Honey – for thinking vegetarians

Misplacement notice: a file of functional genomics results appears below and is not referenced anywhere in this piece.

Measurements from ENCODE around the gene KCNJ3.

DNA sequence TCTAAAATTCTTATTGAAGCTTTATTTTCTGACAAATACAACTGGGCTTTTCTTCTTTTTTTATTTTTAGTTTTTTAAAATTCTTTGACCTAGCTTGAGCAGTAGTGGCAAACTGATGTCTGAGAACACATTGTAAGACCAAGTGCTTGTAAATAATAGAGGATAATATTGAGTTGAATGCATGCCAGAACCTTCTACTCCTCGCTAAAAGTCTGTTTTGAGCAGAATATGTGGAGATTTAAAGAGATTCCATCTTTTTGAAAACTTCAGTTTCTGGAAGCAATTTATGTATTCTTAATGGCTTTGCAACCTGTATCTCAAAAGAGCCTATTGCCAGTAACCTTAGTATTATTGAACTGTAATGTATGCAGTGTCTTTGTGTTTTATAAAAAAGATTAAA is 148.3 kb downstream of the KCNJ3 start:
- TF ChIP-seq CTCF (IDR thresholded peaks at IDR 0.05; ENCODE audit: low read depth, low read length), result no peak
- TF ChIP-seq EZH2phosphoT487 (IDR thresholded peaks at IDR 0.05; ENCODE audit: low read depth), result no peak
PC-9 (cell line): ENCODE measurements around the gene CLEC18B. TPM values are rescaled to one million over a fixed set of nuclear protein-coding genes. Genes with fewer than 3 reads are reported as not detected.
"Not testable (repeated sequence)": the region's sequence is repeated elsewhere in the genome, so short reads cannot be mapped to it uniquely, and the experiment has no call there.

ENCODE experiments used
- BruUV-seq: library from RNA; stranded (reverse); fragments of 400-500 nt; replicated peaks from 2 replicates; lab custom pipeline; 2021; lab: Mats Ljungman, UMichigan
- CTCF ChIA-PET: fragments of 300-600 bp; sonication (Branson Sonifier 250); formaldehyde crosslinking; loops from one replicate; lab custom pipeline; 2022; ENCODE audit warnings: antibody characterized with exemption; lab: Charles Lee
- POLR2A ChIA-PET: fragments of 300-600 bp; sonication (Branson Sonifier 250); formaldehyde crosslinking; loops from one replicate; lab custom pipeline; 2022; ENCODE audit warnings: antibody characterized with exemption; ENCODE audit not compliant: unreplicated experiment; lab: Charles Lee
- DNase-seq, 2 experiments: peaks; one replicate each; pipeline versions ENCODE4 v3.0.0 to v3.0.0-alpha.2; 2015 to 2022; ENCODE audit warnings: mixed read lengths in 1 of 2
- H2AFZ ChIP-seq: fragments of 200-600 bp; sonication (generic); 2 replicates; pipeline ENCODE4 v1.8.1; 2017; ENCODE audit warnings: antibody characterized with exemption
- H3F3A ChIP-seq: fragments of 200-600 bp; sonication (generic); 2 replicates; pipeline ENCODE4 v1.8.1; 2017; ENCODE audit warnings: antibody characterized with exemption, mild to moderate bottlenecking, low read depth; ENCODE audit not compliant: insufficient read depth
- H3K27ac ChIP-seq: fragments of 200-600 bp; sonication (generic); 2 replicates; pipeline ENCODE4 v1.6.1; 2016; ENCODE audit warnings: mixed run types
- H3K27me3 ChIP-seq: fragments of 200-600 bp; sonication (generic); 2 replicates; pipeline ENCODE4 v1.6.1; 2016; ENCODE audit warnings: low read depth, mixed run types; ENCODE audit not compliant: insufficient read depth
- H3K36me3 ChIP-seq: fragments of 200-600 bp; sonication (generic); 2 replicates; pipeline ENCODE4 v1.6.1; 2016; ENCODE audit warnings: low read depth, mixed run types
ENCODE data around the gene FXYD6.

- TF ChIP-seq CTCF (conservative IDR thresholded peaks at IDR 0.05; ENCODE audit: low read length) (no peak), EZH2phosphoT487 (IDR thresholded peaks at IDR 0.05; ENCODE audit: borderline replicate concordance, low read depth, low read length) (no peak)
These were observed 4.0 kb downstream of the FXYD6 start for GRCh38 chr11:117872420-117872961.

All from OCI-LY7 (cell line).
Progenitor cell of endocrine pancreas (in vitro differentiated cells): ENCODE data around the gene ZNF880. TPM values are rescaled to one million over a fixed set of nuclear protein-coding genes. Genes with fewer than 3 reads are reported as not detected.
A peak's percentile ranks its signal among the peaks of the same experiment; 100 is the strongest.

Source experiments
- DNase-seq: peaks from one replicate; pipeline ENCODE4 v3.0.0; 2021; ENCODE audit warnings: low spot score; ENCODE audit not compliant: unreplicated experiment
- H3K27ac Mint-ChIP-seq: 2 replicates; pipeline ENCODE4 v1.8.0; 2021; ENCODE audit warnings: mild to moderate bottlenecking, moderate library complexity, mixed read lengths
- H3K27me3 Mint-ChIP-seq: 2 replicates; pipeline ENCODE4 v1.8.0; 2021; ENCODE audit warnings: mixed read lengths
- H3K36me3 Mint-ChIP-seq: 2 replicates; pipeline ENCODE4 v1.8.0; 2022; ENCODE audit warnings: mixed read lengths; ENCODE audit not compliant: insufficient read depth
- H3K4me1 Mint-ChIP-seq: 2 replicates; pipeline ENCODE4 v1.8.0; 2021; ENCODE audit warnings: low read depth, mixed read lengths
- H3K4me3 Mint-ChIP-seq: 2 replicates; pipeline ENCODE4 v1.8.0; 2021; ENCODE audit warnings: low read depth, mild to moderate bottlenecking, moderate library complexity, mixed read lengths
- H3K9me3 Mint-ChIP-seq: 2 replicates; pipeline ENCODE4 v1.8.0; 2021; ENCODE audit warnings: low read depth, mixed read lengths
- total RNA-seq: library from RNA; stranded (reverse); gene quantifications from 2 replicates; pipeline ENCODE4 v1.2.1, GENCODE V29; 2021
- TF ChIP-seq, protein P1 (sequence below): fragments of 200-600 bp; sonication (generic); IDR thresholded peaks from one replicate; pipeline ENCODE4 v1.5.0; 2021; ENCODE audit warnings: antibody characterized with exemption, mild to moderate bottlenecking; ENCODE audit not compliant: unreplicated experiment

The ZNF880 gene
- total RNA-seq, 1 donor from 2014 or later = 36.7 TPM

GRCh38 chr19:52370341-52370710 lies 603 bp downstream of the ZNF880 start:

Honey is one of the most valuable vegetarian foods in terms of nutrition and health benefits. Some vegetarians refuse to consume honey, and this is unfortunate, because in fact, if a person is not allergic to honey (and this is extremely rare), then there is no reasonable reason not to consume it. It is risky to give honey to children under 18 months old – and for adults, eating honey is very useful! Honey is a healthy, energy-rich, environmentally friendly and ethical product, known since ancient times (over 8000 years!), containing a lot of useful substances in a 100% accessible form! It is only important to consume natural honey, not heated, and not to drink it with hot drinks – then honey will give you health. Replace sugar with honey and you will become much healthier. Honey is one of the rare vegetarian products that is produced without any harm to the environment (unlike vegetables and fruits!) and in a completely ethical way: people, providing bees with a comfortable “housing” and taking care of their wintering, take from bees the surplus of their labor, tk. these economic insects store it with a large margin. This is not “slave labor” but a kind of “income tax”! In addition, bees are “programmed” to collect honey by nature itself, people do not force them. Experts call bees “half domesticated” – this is a mutually beneficial symbiosis, bees are our “smallest” brothers. In the process of extracting the frames with honeycombs from the hive, the bees do not die and do not suffer: the smoke from the smoker only frightens them, they collect honey in their goiters, thinking that a forest fire has started and at least part of the reserves must be saved (they are not inclined to sting). When a new queen appears, she is not killed (as some vegans believe), but placed in a new small hive (“nucleus”) – commercially it is much more profitable! Of course, we do not take into account unethical and simply inept beekeepers who feed their wards with second-rate raw materials (molasses or honeydew honey), which can cause diseases in bees. But aside from that “fool factor,” honey production is definitely one of the top XNUMX most ethical vegetarian foods. The apiary does not harm nature – on the contrary, because. bees contribute to pollination – so this “production” is completely environmentally friendly. The honey production process does not involve spraying pesticides, killing insects, or loosening the soil and killing worms – so, ethically, honey is far ahead of the production of vegetables and fruits! Those who call honey an “unethical” or “useless” product are simply persisting in their ignorance and depriving themselves, their loved ones and children of an important source of health. Honey is not only a nutritious and healthy food, but also a real medicine: take it internally or externally. It won’t be a big exaggeration to say that honey is the king of vegetarian products! Honey has been known for over 8000 years! Maya used honey in South America (they even had bees sacred), they knew it in Ancient India, and in Ancient China, and in Ancient Egypt thousands of years ago, and of course in Ancient Rome a little lower (Pliny the Elder gives recipes for dishes and medicines with honey). The oldest honey found by archaeologists was stored for more than 4700 years (found in Georgia). Honey is mentioned as a useful product in some sacred books: in the Hebrew Bible, in the New Testament, in the Koran, in the Vedas. The Vedas unequivocally describe honey as a very useful product; in them it is even designated as one of the five elixirs of immortality (Panchamrita). It is known that Gautama Buddha and St. John the Baptist in the course of ascetic practices ate only honey for a certain time. In the Koran, where a whole sura is dedicated to honey, the Prophet Muhammad tells how God blessed the bees to collect honey from flowers, and points out: “This drink (honey – VEG) comes from their stomachs (bees – VEG) of different colors, healing for people. Indeed, this is indeed a sign for those people who think. In ancient Rus’, they loved honey, ate it, stored it for the winter, cooked “medovukha” (the latter, by the way, is a rather complicated process). Wild honey in the forest was collected by “beekeepers”, who then began to cut hollows with bee hives from tree trunks and place them on their land. This is how the ancient “apiaries” arose. In 1814, the Russian beekeeper Petr Prokopovich (Palchiki village, Chernihiv region) invented the world’s first modern frame hive, dramatically increasing the productivity of apiaries. In fact, the whole world is now using Prokopovich’s invention! But the belief that the bear eats only honey has no scientific justification: the brown bear’s food is mainly made up of other sources (roots, berries, acorns, herbs, etc.) and it only occasionally regales itself with honey. Despite this, the word “bear” in various Eastern European languages ​​uXNUMXbuXNUMXbmeans “eating honey.” The importance of honey as a means for external use is great. Even in ancient Rus’, beauties used honey smearing (mask) and honey scrub: honey has the ability to effectively cleanse the skin. And in folk medicine of different countries in the East and in the West there are dozens of recipes based on honey! Since ancient times, honey has been used to dress open wounds, and even in modern medicine, honey dressings are used when an injured person is allergic to antibiotic dressings (honey is especially effective for healing minor and moderate burns). Natural honey, among other things, effectively treats cataracts. But of course, the most important thing for us is the nutritional properties of honey as a healthy vegetarian food. From a scientific point of view, honey is a flower nectar partially digested in the crop of a honey bee. It consists of 76% fructose and glucose, 13-20% water and 3% enzymes and pollen – this last part is the most useful. Honey has unique beneficial properties when taken as food: it strengthens the immune system, improves appetite, and gives strength. Natural honey contains about 20 useful amino acids – what vegetarian product can compete with it? It is curious that the “real” honey contains almost all the useful trace elements that the human body needs, and all of them are 100% absorbed – so honey can also be called the “second milk” in terms of nutritional value and digestibility! Today, the production of honey can (depending on the variety, i.e. honey plant) reach 1 ton of honey per hectare of honey flowers (white locust), so honey is a reliable component of a vegetarian diet in an ethical society. Honey contains vitamins B1, B2, B3, B6, E, K, C, provitamin A (carotene), as well as calcium, iron, magnesium, phosphorus, potassium, sodium, zinc, and acids: folic, pantothenic, nicotinic, ascorbic , and other useful trace elements – all this in a form accessible to the body! Isn’t it a miracle? Natural honey does not lose on nutritional value with the most valuable organically grown fruits (which, by the way, unlike honey, are hard to get)! Honey is a fast source of energy, a healthy alternative to a chocolate bar and muesli bars: it is quickly and completely (100%) absorbed by the body! Some athletes consume up to 200 g of honey before competitions. Honey is a healthy alternative to sugar. Dozens of different varieties of honey are known, with different taste qualities – so if you get tired of a particular honey, you can simply replace it with another one for a while! It is known that sugar (sucrose) is far from the healthiest product, and honey, which contains a large amount of fructose (which, according to scientists, is especially useful) and glucose (also very useful for the body), is simply a champion compared to sugar. If sugar contributes to fullness and is a favorable nutrient medium for harmful microflora, then honey, on the contrary, can promote weight loss, and is an unfavorable environment for the reproduction of bacteria, it is actually a natural preservative: honey jams do not spoil for a long time, and in general, any object placed in honey, like it’s being preserved. Honey contains no more than 5% sucrose (sugar), and the sweetness of honey exceeds sugar (due to fructose, which is 2 times sweeter than sugar). Of the other sugars, honey contains maltose (5-10%) and dextrins (3-4%). In fact, honey (except for fructose and glucose, which do not occur naturally) is the healthiest natural sweetener! While scientists argue about the usefulness of chemically derived sweeteners as sugar substitutes, a wise, thinking person really does not have to look far – honey, a gift of nature, is always at hand! The calorie content of honey is quite high: 304 kcal per 100 g, that is, it is not just a “yummy”, but a full-fledged, high-calorie food. At the same time, because of the specific taste, you can’t eat much natural honey, so there are no cases of addiction or obesity on honey (except for the famous incident with Winnie the Pooh) by science. In certain periods of the life of an ascetic, the saints could eat only honey (usually wild) for quite a long time, without harm to health. Even ordinary people can starve on honey for a week (of course, while drinking water in the required amount), with great benefits for the body and little weight loss. And how delicious “Krishna” balls and other oriental sweets on honey are! Tasty and healthy! A healthy alternative to over-sugared store-bought sweets. One thing is bad about honey: it is very often counterfeited! According to statistics, honey is one of the most adulterated products in the world. In fact, part of the honey is faked legally – for example, in Switzerland, honey is popular, consisting of 75% molasses. In our country, very often, for natural honey, they sell worthless honey obtained by feeding molasses to bees, or “fruit” honey obtained by industrial methods. However, in order for honey to be not just a sugar substitute, but a useful product on your table, or even a medicine, it must be natural! When buying, the consumer may require a certificate of honey quality from the seller. All honey is tested – a fundamentally important radiation control and quality control already in terms of chemical and consumer (taste) properties. But you can try to determine the quality of honey and “handicraft”, “old-fashioned” methods. The simplest of them are: • Natural honey candied several months after harvest. In winter, all natural honey is candied! The candied content should be uniform (i.e. the entire can) and not just at the bottom – otherwise this is a sure sign of dilution with water. Only fresh (young) honey can be not candied – in July-August and a maximum until mid-October. Liquid honey in winter – either adulterated or overheated – which is actually the same in terms of usefulness: it is zero. Real honey has a characteristic smell – a fragrant aroma. You don’t have to be a “honey sommelier” to distinguish natural honey by smell. The trouble is that diluting adulterated honey with natural to some extent gives it a “honey” smell. And yet it can be distinguished. • Honey should not foam. Bubbles can be only immediately after pumping. Honey with bubbles is most likely fermenting – a sign of dilution with water, or that the honey simply absorbed moisture from the air during improper storage. Such honey is undesirable, because. ferment even more (“drunk honey”). • At home, the quality of honey can be determined as follows: put a little honey in a glass and pour boiling water, stir and cool. Then put a couple of drops of iodine there: if the “honey” turns blue, starch has been added to it, this is not a natural product. Not only starch is added to honey, but also chalk, clay, alcohol and other substances, strong tea (for color) – do you need it? You can check honey “for chalk” by dropping vinegar into a cup of honey – “chalky” honey “boils”. • The most typical falsified honey – light, very liquid, very sweet – a typical “Soviet” store-bought sugar honey. Remember: liquid honey is available only in summer! You can be 100% safe only by buying evenly candied honey or honey in honeycombs – but even in this case, you need to check its taste so that it is not too sugary-sweet – after all, honey obtained by feeding molasses to bees has such a taste, it is not useful . In addition, this is a sign of an unethical attitude of the beekeeper towards his bees: bees that do not leave their own honey for food can get sick. • There is also a special “honeydew” honey. It is especially useful, and was not obtained from nectar, but either from “honeydew” or from plant sap – purely “vegan” varieties, and there is also honeydew honey of animal origin – the sweet secretions of parasitic insects. Both types of honeydew honey are very healthy – even more so than ordinary honey made from nectar by bees. It is more viscous, may not taste as sweet, and may not taste as good in general. But this is a unique, highly valuable vegetarian product! It is useful for all people, but especially the sick and weakened (for example, after surgery), children (over 18 months), suffering from anemia, or after an injury, an accident (when there was a loss of blood). Natural honeydew honey should be much more expensive than ordinary natural honey! Often it is mixed with ordinary nectar honey, this is normal. Another fundamental point that must be taken into account in order to get the full benefit of natural honey is that it cannot be heated above 37C. Honey should not be consumed with tea, coffee or hot water, then it turns from a medicine into a slagging agent – in fact, a poison. This is confirmed by all experts in Ayurveda. Even if you do not believe in Ayurveda, according to Western science, honey heated to 40C loses all its beneficial properties – this is just a fructose-glucose syrup, nothing more! Elementary Chemistry. So do not trust dubious “grandmother’s” “wisdom”, do not drink tea with honey in winter, this is ignorance! Honey can be washed down with liquid at room temperature: water, juice, milk, cream, yogurt, compote or dried fruit infusion, etc. It is best to buy honey, which indicates that it was obtained by cold extraction, or candied honey. Liquid honey in winter – 100% was melted, and most likely at temperatures above 37C – it’s just natural fructose-glucose. It is also important to store honey properly. In no case should it be placed in metal (especially galvanized or copper – deadly!) dishes, because. it reacts with some metals (high-quality steel is an exception, but this is not easy to find). Any wooden utensils are not suitable either: honey can absorb bitterness or the dark color of wood; acceptable materials for wooden utensils: linden, beech, cedar, poplar. It is best to store honey in a glass, enamel or ceramic container, or in an airtight food-grade plastic container. Honey loves darkness: if you keep it in a transparent glass jar, don’t put it on a table or window sill, put it in a closet. And it is best to store honey in the refrigerator, so you can not be afraid for its damage. Honey should be stored for no more than a year – then its beneficial properties are significantly reduced. We took a comment from a specialist in Ayurveda and Yoga Tatyana Morozova. She confirmed that honey is a useful product from the point of view of Ayurveda, the ancient Indian science of health, friendly to Hatha Yoga. “Yoga regards freshly harvested honey as pranic nourishment. Ayurveda recommends honey in the cool season and in the morning as a product that increases the Agni (fire) of digestion (for this it is taken on an empty stomach), knowledge (then honey is taken between meals), as well as vision: in this case, honey is buried or laid directly into the eyes, which, with its cleansing effect, resembles the action of the famous Ayurvedic drops of Udzhal,” Tatyana said. Finally, I would like to share the experience that there is not much point in chasing commercial Western honey if you want to purchase a natural product. If we exclude the most elite and expensive varieties of purchased imported honey, then in fact, there are more chances to find good domestic honey from a small producer – “from the apiary” – or store-bought honey (always candied). Eat honey: let your life be healthy, bright, fragrant, sweet!